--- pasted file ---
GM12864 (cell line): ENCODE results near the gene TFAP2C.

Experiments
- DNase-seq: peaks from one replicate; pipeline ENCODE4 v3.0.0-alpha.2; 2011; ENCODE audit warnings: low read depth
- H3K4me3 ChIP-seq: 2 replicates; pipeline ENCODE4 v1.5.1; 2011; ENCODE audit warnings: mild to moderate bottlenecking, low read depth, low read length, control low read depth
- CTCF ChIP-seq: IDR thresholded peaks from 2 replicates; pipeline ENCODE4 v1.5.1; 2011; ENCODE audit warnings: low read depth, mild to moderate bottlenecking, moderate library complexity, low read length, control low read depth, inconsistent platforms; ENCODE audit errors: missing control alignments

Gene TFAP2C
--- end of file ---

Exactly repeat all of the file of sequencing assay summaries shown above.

GM12864 (cell line): ENCODE results near the gene TFAP2C.

Experiments
- DNase-seq: peaks from one replicate; pipeline ENCODE4 v3.0.0-alpha.2; 2011; ENCODE audit warnings: low read depth
- H3K4me3 ChIP-seq: 2 replicates; pipeline ENCODE4 v1.5.1; 2011; ENCODE audit warnings: mild to moderate bottlenecking, low read depth, low read length, control low read depth
- CTCF ChIP-seq: IDR thresholded peaks from 2 replicates; pipeline ENCODE4 v1.5.1; 2011; ENCODE audit warnings: low read depth, mild to moderate bottlenecking, moderate library complexity, low read length, control low read depth, inconsistent platforms; ENCODE audit errors: missing control alignments

Gene TFAP2C